Without the right question
Only a question turns the world's noise into knowledge
In a kingdom long ago there was a man who traveled from the farthest city to the nearest town. And as he went he traded things—a pair of shoes for a piece of gold, a parrot for a bolt of silver cloth—until he was more rich than he had ever dreamed possible. The people thought a man who had so many things must be wise, and no matter where he went they followed him, asking questions.
“Our baby cries,” said one. “What shall we do?”
“My father went to war. How will we live?” said another. But though the traveling man could fetch goods from his sack and add up sums, he could not answer their questions.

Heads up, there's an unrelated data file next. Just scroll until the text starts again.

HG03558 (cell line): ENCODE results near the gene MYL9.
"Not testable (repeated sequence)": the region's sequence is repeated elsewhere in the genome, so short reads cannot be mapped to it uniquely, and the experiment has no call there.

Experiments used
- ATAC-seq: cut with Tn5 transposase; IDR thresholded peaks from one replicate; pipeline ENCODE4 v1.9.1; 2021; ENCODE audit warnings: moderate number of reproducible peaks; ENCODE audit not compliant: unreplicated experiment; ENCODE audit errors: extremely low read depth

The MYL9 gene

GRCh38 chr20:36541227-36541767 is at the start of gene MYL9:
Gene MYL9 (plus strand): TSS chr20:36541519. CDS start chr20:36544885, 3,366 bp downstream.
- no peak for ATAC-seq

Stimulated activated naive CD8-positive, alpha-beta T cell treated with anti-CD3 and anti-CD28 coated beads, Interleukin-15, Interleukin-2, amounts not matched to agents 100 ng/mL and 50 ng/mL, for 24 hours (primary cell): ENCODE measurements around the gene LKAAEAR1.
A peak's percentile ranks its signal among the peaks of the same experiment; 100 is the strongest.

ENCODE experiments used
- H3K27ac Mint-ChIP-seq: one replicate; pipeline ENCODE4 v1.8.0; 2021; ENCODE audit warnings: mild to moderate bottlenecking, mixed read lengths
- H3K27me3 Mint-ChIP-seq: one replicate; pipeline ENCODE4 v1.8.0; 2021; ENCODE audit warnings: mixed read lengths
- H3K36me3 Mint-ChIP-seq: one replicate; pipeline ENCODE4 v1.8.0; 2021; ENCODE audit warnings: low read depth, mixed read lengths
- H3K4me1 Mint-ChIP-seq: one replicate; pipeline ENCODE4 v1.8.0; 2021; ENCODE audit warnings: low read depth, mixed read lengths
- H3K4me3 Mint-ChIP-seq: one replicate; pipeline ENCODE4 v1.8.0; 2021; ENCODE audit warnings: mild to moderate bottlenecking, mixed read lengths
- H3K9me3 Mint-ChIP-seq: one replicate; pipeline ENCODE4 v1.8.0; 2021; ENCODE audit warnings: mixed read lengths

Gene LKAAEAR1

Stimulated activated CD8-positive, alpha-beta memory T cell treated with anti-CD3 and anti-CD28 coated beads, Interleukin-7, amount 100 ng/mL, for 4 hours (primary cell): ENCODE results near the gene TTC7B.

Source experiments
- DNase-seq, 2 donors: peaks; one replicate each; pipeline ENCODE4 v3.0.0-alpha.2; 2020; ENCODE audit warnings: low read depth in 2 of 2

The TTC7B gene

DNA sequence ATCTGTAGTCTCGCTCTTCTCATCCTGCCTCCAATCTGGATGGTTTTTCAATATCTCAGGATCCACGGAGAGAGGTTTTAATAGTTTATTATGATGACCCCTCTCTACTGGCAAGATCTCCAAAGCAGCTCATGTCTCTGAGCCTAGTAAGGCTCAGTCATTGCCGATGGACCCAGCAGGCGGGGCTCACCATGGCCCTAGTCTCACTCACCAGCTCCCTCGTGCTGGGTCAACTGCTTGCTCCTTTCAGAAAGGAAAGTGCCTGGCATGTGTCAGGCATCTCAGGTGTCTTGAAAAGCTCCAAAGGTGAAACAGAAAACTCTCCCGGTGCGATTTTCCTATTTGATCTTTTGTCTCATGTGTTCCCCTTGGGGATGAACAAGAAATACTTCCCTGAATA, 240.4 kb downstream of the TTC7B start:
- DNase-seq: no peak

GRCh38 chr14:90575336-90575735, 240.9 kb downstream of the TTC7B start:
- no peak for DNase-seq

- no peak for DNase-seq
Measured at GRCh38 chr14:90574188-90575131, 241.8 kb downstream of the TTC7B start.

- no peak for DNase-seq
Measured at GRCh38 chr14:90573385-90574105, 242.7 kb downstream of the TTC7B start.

One day he met an old woman who carried a wooden box. “Inside this box,” she said, “are answers to all things.”
The traveling man whistled. “I have seen many things,” he said, “but I would give all I have to open that box.”
“Done,” said the old woman.
When the traveling man lifted the lid, he saw to his surprise that the box was filled with coins. Each one was stamped with a curious sentence. “Open the door,” said one. “Give him your love,” said another. “One hundred and five,” said a third.
The traveling man was overjoyed. “I am rich beyond measure,” he said. “I have answers to all things.”
The old woman smiled. “But what good is an answer,” she said, “without the right question?”
—Through the Mickle Woods (Valiska Gregory)